Sunday, April 24, 2011

It's Good News, Bad News For USPS and Fed Retirees

The good news is that the time required to finalize an employee's application to retire from the federal government or Postal Service has recently improved by about 15%. The bad news is that some retirees are still reporting that it's taking them nine months, even longer, to get their full annuity payments.

The typical time the Office of Personnel Management takes to process a retirement has dropped from 138 days in August to 117 days now, John Grobe wrote recently for FedSmith. But about 10 people submitted comments to the article saying that their own recent applications have been processed far more slowly.

As Dead Tree Edition has pointed out on several occasions, most recently in Do We Really Need New Laws To Get More Postal Employees To Retire?, the long wait to receive full retirement pay is a stumbling block for efforts to downsize the U.S. Postal Service through attrition.

OPM beefed up its retirement staff last year and eventually hopes to modernize its paper-based retirement processing system. It has made headway against the backlog of retirement applications, but was overwhelmed by the usual end-of-calendar-year spike in retirement applications, Grobe wrote.

OPM is also checking with the Postal Service "on current and future downsizings, so that any rush of retirements . . . can be quickly processed," Grobe added.

Two people who commented on the Grobe article said they retired July 31 of last year and will get their first full annuity checks on May 1.

Another commenter, who received interim annuity payments for more than six months that were less than half of the final figure, wrote, "I was taking money out of savings to meet the bills. I have a spouse who was contributing to the checking account also. Best be prepared, if you are the sole source of income when planning your retirement."

Wrote another "I retired 289 days ago and continue to receive monthly payments of $570 -- which is less than 1/4 of my expected annuity."


Unknown said...

I was retired 2-28-2008. Not only did OPM say I was overpaid 7700.after the first year (I agree I owed about 5K) but it still hasn't settled up. Had to file an appeal with MSPB, and OPM was not ready with their side of the story, so hear we sit. Someone actually changed my 3107 and sent the altered copy to my Congresswoman when she inquired for me last summer. So much time has elapsed that they are owing me, now. Boo hoo hoo.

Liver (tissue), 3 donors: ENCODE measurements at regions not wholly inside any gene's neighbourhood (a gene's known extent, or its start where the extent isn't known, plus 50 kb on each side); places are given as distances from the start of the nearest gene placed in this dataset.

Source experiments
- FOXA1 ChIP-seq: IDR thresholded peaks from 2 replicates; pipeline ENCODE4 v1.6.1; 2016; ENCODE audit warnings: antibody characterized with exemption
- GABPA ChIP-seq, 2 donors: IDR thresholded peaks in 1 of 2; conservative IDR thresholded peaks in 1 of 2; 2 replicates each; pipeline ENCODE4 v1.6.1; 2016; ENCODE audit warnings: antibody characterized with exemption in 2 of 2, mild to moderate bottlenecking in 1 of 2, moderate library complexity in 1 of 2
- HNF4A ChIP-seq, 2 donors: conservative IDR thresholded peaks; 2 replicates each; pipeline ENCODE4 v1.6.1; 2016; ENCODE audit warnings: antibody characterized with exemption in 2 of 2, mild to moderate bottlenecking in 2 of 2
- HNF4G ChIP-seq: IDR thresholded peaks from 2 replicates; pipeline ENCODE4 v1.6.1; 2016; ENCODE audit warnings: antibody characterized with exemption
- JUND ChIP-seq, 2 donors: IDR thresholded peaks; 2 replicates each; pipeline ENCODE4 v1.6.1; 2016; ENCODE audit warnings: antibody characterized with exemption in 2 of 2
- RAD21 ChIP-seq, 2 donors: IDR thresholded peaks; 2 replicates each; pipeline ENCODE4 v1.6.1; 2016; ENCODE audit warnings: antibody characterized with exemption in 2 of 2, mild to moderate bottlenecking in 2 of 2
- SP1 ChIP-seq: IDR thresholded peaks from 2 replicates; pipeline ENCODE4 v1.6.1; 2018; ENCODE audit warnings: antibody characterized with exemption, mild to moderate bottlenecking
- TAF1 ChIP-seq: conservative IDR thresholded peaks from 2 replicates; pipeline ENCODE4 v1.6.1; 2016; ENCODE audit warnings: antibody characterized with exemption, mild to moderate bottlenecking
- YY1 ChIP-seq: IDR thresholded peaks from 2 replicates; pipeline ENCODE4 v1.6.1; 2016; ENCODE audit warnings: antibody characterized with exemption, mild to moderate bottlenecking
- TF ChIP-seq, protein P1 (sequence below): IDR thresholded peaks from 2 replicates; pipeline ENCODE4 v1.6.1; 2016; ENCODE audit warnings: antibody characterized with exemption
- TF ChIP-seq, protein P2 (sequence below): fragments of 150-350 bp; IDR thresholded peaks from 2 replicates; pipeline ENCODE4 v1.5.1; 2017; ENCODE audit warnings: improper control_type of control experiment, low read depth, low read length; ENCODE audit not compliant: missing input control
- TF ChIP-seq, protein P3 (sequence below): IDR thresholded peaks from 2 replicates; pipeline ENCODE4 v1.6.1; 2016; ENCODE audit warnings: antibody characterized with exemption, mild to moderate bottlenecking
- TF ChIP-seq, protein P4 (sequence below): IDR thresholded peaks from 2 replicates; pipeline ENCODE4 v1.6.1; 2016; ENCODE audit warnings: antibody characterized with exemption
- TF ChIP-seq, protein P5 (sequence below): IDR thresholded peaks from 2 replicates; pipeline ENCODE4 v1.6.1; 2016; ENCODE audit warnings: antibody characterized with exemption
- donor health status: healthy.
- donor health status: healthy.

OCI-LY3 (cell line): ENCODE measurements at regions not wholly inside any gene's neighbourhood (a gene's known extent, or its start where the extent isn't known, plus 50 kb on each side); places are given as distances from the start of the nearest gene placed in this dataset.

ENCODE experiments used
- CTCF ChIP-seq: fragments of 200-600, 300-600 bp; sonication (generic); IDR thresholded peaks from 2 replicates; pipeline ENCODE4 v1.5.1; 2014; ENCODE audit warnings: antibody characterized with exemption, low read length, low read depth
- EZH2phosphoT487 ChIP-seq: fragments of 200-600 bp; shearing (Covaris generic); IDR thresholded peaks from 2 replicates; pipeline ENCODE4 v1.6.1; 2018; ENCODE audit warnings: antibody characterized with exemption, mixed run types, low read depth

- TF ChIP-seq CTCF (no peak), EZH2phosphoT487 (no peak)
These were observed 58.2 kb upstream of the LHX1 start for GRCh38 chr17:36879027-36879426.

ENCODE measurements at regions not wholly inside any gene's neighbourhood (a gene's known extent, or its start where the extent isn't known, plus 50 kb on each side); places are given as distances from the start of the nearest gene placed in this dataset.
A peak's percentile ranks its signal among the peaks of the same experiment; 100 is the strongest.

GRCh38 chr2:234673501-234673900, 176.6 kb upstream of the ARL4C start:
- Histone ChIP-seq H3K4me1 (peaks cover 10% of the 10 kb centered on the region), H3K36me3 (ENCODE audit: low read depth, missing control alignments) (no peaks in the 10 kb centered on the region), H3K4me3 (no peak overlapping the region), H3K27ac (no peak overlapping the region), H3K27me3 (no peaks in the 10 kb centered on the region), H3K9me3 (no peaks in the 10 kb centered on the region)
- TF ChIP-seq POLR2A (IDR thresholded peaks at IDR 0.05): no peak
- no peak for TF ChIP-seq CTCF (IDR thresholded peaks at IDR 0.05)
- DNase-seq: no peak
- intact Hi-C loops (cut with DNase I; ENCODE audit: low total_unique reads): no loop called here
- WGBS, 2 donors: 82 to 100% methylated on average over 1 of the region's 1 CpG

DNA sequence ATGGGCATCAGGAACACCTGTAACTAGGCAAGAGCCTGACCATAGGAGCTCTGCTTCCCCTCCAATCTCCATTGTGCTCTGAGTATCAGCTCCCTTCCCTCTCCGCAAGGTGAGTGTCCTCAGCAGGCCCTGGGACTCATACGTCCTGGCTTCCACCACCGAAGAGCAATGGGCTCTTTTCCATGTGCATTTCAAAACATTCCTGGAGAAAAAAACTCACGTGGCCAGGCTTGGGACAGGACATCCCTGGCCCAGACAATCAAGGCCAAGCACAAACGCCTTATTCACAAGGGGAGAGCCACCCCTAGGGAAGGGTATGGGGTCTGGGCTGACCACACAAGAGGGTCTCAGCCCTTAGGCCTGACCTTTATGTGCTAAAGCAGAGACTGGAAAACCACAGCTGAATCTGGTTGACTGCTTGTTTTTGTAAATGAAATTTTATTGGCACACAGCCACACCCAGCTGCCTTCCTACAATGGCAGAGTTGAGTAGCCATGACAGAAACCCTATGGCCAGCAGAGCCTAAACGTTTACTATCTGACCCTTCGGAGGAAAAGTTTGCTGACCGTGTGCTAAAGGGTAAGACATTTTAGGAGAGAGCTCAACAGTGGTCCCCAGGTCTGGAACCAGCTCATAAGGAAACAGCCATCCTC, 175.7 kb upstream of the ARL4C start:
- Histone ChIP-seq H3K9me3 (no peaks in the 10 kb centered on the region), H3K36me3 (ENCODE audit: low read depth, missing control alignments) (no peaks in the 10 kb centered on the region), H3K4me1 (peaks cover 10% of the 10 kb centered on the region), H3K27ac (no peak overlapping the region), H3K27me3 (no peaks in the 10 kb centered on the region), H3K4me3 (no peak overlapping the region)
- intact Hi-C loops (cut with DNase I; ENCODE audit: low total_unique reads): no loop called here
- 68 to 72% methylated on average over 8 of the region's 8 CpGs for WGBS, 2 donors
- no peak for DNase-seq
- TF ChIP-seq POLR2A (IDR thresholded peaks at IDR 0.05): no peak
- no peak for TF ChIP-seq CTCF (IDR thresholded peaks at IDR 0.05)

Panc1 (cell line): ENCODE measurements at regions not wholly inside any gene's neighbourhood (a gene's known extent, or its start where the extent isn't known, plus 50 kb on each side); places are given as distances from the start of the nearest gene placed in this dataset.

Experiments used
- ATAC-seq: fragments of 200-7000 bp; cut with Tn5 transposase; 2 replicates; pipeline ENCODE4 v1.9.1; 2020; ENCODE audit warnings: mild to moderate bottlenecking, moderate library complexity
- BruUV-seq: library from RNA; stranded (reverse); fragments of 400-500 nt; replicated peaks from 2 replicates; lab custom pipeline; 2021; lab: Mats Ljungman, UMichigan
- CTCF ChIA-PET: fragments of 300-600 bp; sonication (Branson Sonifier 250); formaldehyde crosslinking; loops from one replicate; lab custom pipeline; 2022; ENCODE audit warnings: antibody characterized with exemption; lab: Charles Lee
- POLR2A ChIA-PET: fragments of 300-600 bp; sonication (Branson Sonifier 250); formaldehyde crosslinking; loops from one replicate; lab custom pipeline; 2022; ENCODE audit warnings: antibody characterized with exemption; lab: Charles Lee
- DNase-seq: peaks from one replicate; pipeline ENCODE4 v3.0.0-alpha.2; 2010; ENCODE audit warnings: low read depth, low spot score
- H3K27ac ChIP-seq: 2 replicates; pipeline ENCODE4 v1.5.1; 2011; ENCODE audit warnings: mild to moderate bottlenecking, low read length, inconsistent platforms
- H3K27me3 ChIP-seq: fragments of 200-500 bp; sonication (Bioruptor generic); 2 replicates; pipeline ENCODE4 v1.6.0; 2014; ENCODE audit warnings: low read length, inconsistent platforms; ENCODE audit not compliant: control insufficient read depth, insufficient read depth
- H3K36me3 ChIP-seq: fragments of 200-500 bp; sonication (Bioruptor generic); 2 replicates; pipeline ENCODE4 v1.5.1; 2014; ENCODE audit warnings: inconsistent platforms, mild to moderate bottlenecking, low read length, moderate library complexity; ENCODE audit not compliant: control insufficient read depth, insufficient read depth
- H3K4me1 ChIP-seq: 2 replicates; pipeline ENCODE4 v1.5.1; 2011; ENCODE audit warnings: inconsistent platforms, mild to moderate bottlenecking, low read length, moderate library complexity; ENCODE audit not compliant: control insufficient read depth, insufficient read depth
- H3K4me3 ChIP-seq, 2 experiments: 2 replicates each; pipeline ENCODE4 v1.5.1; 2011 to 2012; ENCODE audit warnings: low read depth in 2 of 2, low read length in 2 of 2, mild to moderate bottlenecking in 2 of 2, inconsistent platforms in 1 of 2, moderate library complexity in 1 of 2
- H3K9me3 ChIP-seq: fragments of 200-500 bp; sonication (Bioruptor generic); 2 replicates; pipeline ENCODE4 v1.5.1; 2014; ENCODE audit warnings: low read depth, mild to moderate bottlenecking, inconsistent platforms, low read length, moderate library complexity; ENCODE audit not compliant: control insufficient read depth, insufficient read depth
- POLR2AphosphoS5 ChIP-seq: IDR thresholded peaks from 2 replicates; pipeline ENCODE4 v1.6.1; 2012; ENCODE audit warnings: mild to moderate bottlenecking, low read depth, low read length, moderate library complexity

steven said...

I retired from USPS on Dec. 31,2010and got around 70% of what I had calculated my deposit would be after taxes and health insurance on Feb. 1. I must be one of the lucky few because around 1 1/2 weeks later another deposit was made that equalled what was what I was expecting for a full payment. I dont what the problem is but my retirment went without a hitch.

Anonymous said...

Much has been said about OPM improving things which has not really happened yet but also about the Postal Service giving a Better Estimate of an Annuity to Employees as an aid to get more to retire.
Not a single thing has been done about the Retirement Estimates. Employees may have used LWOP for FMLA Conditions, off for extended periods, or many other things. Temporary Higher level assignments figure into the annuity as well and those things are not reflected in the USPS Estimate. Nothing has changed.

Anonymous said...

I retired Jan 1, 2010. Received interim payments until July of 2010, only to find an error that OPM made. Another 4 months before full payment restored. Absolutely impossible to get a hold of OPM. Phones are always busy. They basically hide. This has to be the worst agency on the planet. The entire system should be scraped. Get a private company in there so they can show them how it's done....

PaleWriter said...

117 days?
"Business Days" or "Calendar Days"?
"Business Days" = 23.4 weeks or just shy of 6 months.
"Calendar Days" = 16.7 weeks or just over 4 months.
For those on a under-paid annuity the difference may be important.

Anonymous said...

I'd retired on 20110101, gave OPM my 60 days notice on 20101101. To date, 20110428, I've received on 15% of my schedule retirement pay. On 20101101, OPM should have realized that 30,000 more people were going to retire on 20110101. They have 60 days to hire more workers.

If I didn't have Social Security or my military retirement, I would have gone Postal.

Anonymous said...

Come on, people, when 30,000 people retire all at once, you have to expect long delays, especially with the federal government. Yes, it took almost six months to finally get it straightened out, but I got full back pay. Saving up to get through this period should be SOP for everyone considering retirement.

Anonymous said...

To encourage employees to retire in a VERA the USPS has to make up for the many months of partial retirement payments from OPM by offering eligible employees lump sum incentives. As the OPM retirement processing delay gets longer, the incentives offered have to get bigger to achieve the desired results. We have seen that happen at USPS, where the VER lump sum incentive has gone from zero in 2008 to $20,000 today.

A lump sum incentive is also necessary for the majority of employees in the FERS retirement system, since they get ZERO interim payment from OPM on their FERS annuity supplement. The FERS annuity supplement is roughly half of their monthly pension. The USPS doesn’t tell VER eligibles in FERS how much their FERS annuity supplement is, which is dumb.

Anonymous said...

Has anyone at OPM heard that we have computers now? The whole process needs to be computerized.
Of course there will be billions of dollars in overrun costs, there always is on government contracts.
The latest VERA payment of $20,000 goes to management. Employees don't get that much! As for overpayments, there is NO excuse, OPM should eat the loss.